To build my understanding of the nursing profession, I pursued experiences that would allow me to gain first-hand experience in the healthcare field. I secured a volunteer position at a children’s hospital where I was responsible for checking patients in and ensuring they were comfortable as they waited for their appointments. I was eager to practice helping calm patient nerves, just as the nurse had done for my friend Jack. Through consoling a memorable patient, named ‘Ryan,’ I learned the importance of working in a team of professionals. ‘Ryan’ was crying as he waited for his appointment since he was experiencing pain due to a broken leg. I talked to Ryan in an attempt to calm him down, but I was initially unsuccessful. To hone my approach, I asked a nurse on staff at the hospital how she approached children that are in pain. She shared with me that it is helpful to try to get their mind off the pain, for example by distracting them with an entertaining story. The next time I saw a patient crying like ‘Ryan’ had been, I was armed with funny jokes and engaging stories from my own childhood that I could share to take their mind off of the pain they were experiencing. From my time as a hospital volunteer, I learned that feedback from a team is critical to advancing professionally and providing optimal patient care. I look forward to becoming a nurse myself and working with my team of healthcare professionals to achieve this common goal.
In my final year of university, I became involved with clinical research; as a research assistant, I approached patients in the same children’s hospital in which I had earlier been a volunteer, but now I worked to enroll patients in our research study. My purpose was to explain the goal of the study to families in the hospital, educating them on its potential impact and answering any questions they had about enrolling. This task was challenging because I was approaching families that I had not yet built a rapport with and I needed to establish trust before asking if they wanted to enroll their child in our study. This required empathy for the hardship they were experiencing with a sick child, as well as and understanding of how to relay complex information in a way that was approachable to a variety of audiences. I learned that it is best to first ask the patient, or their family, what their understanding of a topic is to establish a baseline from which to build a conversation. In the future, as a nurse, I hope to apply what I have learned to build rapport with patients and their families for greater healthcare outcomes while ensuring that my patients are comfortable under my care.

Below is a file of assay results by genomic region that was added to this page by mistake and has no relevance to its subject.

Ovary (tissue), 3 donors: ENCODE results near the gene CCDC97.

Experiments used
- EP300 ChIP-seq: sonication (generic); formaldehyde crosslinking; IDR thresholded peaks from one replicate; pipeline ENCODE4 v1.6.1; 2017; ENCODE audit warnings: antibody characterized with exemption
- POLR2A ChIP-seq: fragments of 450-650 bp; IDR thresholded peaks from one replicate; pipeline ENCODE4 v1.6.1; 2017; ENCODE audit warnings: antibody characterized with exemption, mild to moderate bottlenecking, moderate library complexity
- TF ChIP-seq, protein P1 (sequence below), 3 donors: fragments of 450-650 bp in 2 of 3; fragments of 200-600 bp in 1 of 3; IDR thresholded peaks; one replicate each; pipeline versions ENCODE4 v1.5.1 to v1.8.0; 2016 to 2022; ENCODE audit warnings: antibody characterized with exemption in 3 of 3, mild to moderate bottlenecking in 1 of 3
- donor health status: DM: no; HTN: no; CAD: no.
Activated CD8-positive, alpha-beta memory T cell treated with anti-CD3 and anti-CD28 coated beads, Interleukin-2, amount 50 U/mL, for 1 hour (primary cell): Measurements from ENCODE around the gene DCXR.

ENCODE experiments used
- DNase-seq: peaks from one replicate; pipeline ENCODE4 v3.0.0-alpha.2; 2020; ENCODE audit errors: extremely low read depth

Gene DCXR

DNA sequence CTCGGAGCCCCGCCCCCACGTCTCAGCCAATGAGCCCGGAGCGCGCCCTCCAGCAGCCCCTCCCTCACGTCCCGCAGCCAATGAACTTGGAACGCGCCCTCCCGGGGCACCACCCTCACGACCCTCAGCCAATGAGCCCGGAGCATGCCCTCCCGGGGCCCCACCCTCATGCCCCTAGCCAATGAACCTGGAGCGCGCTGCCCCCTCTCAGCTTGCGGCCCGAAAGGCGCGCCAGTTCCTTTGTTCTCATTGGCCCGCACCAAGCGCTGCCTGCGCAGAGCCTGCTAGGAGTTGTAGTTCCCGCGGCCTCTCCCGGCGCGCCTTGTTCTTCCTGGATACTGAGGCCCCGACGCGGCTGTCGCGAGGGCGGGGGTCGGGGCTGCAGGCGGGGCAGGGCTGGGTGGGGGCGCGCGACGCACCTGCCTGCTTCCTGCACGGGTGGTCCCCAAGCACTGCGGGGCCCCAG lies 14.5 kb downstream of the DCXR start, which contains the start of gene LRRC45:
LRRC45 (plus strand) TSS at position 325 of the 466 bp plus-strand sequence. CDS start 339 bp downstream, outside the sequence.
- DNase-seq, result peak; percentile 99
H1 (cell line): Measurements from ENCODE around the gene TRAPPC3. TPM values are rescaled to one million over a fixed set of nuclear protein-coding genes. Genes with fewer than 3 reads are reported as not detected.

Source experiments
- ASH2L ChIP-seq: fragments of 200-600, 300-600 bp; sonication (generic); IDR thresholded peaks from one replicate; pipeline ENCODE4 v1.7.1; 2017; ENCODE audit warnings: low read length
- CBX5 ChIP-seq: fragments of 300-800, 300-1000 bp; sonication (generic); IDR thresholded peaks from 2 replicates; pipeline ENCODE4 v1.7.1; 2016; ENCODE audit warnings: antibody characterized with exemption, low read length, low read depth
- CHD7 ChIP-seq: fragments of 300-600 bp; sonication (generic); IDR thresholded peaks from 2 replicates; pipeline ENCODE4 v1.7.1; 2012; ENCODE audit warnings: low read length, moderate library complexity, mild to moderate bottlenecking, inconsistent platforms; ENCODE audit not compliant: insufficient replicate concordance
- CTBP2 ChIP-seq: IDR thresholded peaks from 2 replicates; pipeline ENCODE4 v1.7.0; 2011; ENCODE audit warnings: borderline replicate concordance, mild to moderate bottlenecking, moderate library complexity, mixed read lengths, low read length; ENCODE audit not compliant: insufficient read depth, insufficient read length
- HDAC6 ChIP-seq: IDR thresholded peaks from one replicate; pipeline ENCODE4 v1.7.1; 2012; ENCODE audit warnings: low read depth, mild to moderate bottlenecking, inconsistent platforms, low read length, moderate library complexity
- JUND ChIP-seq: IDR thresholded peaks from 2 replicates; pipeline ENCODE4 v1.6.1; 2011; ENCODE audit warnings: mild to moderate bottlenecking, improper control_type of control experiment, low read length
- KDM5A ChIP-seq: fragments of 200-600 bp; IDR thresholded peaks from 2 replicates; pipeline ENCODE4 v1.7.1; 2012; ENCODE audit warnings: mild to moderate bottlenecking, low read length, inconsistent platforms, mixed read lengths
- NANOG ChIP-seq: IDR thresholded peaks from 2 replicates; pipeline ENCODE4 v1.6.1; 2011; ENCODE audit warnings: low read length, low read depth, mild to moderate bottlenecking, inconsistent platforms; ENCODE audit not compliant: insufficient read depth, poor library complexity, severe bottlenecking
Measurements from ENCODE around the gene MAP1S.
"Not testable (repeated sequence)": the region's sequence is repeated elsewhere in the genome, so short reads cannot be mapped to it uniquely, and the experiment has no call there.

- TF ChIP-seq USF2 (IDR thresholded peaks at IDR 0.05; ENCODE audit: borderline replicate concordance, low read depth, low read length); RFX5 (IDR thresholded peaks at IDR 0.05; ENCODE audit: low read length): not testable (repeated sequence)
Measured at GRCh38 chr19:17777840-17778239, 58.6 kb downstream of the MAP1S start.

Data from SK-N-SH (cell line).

Since my friend Jack’s anaphylactic episode, I have taken the initiative to explore the field of nursing and to build the teamwork and communication skills needed to be a successful future nurse. I look forward to my first day of nursing school where I will be surrounded by peers that share the same vision for the future as me: to train as a nurse in order to provide outstanding care to those in distress alongside a team of dedicated professionals.
The process of creating a strong personal statement starts even before you begin writing. There is a certain amount of preparation that should take place to identify the specific information you want to include in your essay. So, make sure you take all the necessary steps before you are faced with the daunting, but fun, task of writing your first draft. Remember to give yourself between 6 to 8 weeks to write your statement. Be prepared to write several drafts as you edit and change your essay!